To provide the gene list required as input by OTTER, RNA sequencing data from HEK-293T cells treated with Celastrol was analyzed, and 6,682 differentially expressed genes were identified. Considering that the elevation of reactive oxygen species was frequently observed in cancer cells treated with Celastrol, the keyword “reactive oxygen species” was chosen to enrich the redox-related target proteins of Celastrol using OTTER. Then it was noted that five peroxiredoxin (PRDX) proteins, including PRDX1, PRDX2, PRDX3, PRDX5, PRDX6, were enriched in the top-ranking 20 genes (Fig. 1f, g). Moreover, several other proteins, including TXN, TXNRD1, and TXN2, are known to cooperate with PRDX proteins.23,24,25 And KEAP1 is known to regulate the transcription of Nrf2 and expression of PRDX proteins.26,27 Considering that these clues focus on the human PRDX protein family, the effect of Celastrol on the peroxidase activity of PRDX1~PRDX6 was evaluated with recombinant proteins (Supplementary Fig. 2). The half maximal inhibitory concentration (IC50) of Celastrol against the peroxidase activity of peroxiredoxin proteins are 0.29 ± 0.01 µM for PRDX1, 3.79 ± 0.26 µM for PRDX2, 6.67 ± 0.52 µM for PRDX3, 2.30 ± 0.13 µM for PRDX5, and 27.26 ± 0.39 µM for PRDX6, respectively. And no obvious inhibitory effect was observed for Celastrol against the peroxidase activity of PRDX4 (Fig. 2a–f). PRDX1 was preliminarily identified as a potent target of Celastrol from peroxidase activity assay. The binding affinity of Celastrol with PRDX1 protein measured by the surface plasmon resonance (SPR) method is 0.36 μM (Fig. 2g). Previous evidence suggested that Celastrol could form a covalent bond with target protein,28 our click labeling assay indicated a synthesized alkynylated Celastrol covalently bound to PRDX1, and this covalent bond could be competed by Celastrol (Fig. 2h).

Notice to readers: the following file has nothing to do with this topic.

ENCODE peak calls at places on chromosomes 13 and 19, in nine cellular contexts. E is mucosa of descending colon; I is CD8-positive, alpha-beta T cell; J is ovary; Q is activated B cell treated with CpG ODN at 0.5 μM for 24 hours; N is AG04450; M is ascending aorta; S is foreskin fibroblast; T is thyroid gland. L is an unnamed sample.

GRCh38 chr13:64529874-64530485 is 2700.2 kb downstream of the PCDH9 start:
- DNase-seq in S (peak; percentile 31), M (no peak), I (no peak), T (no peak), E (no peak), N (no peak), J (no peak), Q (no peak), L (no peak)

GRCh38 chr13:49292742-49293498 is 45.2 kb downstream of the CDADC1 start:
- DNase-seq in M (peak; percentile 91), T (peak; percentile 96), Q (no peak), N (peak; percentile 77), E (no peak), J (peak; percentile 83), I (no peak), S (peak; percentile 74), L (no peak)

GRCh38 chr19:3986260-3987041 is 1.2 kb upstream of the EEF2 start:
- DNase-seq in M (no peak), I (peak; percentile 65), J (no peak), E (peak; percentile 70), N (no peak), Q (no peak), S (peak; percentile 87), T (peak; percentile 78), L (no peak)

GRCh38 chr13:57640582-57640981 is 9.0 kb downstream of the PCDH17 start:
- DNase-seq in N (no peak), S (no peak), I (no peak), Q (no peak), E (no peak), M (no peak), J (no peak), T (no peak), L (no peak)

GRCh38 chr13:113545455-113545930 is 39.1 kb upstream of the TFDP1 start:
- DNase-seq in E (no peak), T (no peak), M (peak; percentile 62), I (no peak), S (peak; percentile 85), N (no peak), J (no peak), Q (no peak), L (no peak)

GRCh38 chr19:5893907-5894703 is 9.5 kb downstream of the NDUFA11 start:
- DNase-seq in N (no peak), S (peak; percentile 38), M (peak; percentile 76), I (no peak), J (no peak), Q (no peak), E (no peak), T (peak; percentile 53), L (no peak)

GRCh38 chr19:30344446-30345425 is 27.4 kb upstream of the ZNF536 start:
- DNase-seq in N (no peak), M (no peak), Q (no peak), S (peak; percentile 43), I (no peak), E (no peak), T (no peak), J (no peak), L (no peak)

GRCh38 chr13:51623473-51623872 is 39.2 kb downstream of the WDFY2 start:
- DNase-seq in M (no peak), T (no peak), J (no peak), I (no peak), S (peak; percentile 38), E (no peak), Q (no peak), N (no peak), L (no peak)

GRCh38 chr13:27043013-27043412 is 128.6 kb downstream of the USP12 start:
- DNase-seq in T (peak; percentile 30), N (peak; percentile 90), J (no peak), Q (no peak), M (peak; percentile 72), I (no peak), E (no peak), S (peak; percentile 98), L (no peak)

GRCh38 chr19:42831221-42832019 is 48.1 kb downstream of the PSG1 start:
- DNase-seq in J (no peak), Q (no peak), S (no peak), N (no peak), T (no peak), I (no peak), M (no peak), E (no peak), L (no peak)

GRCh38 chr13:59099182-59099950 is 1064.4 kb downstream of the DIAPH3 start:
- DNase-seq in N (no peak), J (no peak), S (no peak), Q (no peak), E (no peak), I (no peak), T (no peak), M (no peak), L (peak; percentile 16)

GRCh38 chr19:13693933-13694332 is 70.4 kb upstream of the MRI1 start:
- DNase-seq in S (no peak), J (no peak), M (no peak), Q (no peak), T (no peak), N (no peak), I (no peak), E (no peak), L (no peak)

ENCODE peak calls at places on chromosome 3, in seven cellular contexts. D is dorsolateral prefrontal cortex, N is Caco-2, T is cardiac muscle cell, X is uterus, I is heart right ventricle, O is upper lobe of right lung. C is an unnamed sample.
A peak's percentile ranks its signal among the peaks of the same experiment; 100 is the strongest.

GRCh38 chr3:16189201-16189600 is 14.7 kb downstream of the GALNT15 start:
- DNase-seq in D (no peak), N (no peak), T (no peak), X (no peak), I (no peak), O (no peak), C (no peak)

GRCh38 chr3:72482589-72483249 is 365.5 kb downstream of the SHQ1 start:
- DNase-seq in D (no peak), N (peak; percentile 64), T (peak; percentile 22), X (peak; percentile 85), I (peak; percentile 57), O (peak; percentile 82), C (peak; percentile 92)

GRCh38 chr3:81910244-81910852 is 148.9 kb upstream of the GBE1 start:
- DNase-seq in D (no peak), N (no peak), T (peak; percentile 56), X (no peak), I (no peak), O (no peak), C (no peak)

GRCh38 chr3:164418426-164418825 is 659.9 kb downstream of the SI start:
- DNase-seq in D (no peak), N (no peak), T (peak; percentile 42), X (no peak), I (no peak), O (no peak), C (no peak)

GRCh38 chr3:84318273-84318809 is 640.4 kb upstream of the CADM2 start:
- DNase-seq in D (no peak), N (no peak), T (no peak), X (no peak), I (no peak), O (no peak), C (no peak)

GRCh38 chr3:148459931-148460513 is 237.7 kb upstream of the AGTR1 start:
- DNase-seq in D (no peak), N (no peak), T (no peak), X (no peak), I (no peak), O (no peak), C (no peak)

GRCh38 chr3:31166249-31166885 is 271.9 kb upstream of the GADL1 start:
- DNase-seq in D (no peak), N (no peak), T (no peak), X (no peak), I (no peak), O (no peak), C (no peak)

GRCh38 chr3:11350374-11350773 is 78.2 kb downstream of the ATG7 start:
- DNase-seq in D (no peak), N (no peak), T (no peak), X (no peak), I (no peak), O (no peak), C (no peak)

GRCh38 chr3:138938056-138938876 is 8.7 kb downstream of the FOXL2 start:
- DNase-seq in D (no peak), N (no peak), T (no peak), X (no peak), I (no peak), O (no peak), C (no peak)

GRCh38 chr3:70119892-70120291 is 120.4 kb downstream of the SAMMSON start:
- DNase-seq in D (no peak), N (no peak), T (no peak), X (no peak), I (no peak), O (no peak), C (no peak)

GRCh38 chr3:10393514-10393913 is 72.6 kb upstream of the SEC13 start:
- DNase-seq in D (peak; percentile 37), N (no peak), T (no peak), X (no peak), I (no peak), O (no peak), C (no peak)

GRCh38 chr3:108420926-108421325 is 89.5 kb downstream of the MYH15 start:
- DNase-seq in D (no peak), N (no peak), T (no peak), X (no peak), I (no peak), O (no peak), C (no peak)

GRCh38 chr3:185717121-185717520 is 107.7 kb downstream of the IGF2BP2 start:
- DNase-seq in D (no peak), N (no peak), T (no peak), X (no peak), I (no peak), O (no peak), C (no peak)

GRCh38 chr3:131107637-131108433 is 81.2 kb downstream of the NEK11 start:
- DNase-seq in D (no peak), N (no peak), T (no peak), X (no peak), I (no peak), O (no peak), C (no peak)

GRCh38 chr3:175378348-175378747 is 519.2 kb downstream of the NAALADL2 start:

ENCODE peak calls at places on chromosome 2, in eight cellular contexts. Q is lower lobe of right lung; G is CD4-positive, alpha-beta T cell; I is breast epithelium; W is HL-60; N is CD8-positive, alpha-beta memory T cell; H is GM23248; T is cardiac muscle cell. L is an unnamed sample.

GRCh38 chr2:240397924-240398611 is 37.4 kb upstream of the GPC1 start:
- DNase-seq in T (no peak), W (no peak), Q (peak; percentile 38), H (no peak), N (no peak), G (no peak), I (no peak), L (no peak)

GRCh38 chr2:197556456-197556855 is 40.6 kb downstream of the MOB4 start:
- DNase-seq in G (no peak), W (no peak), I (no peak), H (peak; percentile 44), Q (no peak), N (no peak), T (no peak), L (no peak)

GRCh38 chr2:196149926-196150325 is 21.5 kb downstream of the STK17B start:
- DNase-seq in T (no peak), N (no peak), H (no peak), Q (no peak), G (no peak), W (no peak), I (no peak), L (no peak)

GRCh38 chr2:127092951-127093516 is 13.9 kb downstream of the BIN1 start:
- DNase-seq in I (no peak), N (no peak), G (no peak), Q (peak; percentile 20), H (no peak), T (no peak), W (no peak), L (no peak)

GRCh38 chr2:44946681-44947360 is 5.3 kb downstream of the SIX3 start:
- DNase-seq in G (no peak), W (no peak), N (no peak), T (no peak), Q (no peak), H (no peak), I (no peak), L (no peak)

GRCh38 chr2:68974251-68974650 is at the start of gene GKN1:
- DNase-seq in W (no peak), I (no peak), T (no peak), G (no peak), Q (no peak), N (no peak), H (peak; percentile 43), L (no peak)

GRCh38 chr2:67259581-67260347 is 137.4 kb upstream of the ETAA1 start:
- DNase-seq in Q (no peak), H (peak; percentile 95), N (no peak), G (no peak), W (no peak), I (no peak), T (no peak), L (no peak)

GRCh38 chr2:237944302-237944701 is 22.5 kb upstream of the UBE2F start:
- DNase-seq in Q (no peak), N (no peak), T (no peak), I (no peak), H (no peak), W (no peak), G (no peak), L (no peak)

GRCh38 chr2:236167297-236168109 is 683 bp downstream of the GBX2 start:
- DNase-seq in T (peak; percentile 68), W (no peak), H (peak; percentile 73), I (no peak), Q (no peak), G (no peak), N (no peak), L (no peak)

The difference between mass spectra of PRDX1 with and without Celastrol incubation indicates that one Celastrol molecule covalently bind to one PRDX1 monomer (Fig. 2i). Previous evidence also suggested that Celastrol could form a covalent bond with specific cysteine of target protein.28 Therefore, four cysteine single-point PRDX1 mutants were constructed and subjected to click labeling assay with alkynylated Celastrol (Fig. 2j). The results indicate that Celastrol specifically bind to the Cys-173 residue of PRDX1 without affecting the other three cysteines. Taken together, Celastrol was identified as a covalent inhibitor of PRDX1 with potent binding affinity, via addition reaction to the Cys-173 residue of PRDX1.
Crystal structure of PRDX1 in complex with Celastrol